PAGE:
The amount of ice at the poles and in glaciers around the world has shrunk dramatically over the last few decades due to climate change. The ice loss will become more and more prominent as temperatures continue to rise but to accurately predict the specific changes we need precise data.
With that in mind, researchers from the University of Edinburgh wondered if they could improve on the data collected by the European Space Agency’s satellite CryoSat. They were able to reprocess observations collected since 2010 and dramatically improve the resolution, delivering CryoSat's sharpest 3D map of Antarctica yet.
The results were presented this week at the Living Planet Symposium in Milan, Italy. CryoSat carries a radar altimeter that is used to measure the height of the world’s ice. The satellite sends a microwave pulse and times how long it takes for the pulse to bounce off the ice and come back to the satellite. Differences in return time correspond to precise differences in altitude.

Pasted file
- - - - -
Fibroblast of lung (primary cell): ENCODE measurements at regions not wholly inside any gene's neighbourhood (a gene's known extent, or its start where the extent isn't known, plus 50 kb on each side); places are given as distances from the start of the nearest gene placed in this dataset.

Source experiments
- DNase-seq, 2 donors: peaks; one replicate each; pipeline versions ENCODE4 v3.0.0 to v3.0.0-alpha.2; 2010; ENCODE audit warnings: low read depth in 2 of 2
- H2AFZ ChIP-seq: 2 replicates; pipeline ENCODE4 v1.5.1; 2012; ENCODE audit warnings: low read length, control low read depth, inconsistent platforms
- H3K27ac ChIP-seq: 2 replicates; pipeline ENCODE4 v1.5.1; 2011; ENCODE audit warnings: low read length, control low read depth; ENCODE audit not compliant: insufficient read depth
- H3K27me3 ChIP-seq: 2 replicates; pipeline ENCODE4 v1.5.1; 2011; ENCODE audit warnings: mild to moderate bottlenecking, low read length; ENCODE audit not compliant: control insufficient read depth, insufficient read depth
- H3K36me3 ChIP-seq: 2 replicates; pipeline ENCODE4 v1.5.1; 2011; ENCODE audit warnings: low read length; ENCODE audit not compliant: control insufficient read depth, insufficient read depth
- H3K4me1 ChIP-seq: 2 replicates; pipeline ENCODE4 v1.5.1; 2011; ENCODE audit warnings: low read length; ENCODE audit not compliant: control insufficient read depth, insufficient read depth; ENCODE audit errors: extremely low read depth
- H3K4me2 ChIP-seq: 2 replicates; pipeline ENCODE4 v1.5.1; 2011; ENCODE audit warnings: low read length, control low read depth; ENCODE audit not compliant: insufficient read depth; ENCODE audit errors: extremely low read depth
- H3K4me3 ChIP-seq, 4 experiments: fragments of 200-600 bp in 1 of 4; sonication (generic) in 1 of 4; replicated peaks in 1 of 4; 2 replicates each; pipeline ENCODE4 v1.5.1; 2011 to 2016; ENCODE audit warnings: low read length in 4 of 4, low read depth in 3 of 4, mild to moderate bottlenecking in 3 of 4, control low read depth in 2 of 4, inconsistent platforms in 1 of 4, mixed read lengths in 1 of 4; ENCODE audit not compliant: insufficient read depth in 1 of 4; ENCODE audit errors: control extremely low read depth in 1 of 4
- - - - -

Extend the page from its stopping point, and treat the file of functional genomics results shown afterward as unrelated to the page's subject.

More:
While the approach has been very useful for imaging the vast icy expanse of the southernmost continent, it doesn’t deliver very detailed results regarding Antarctica's terrain. The data analysis conducted so far has focused on the first data point coming back to the craft so it might be missing the finer details of ground formation.
The research team used an approach called “swath processing”, which takes into account all the data coming from the microwave pulse. By employing this technique, they were able to reduce the spatial resolution on the surface to less than 1 kilometer (0.6 miles). This allowed the production of the excellent 3D map, which gives precise altitudes and quite detailed information on geographical formation.
There is a lot of interest in producing detailed maps of Antarctica. Just last year, the best terrain map of the continent was released by researchers. The map is actually so good that it is the best map of a continent ever made.
Antarctica remains an unexplored and somewhat mysterious part of the world but its wellbeing is crucial to us. If all of the ice covering Antarctica melted, global sea level would rise by a worrying 70 meters (230 feet).
[H/T: BBC News]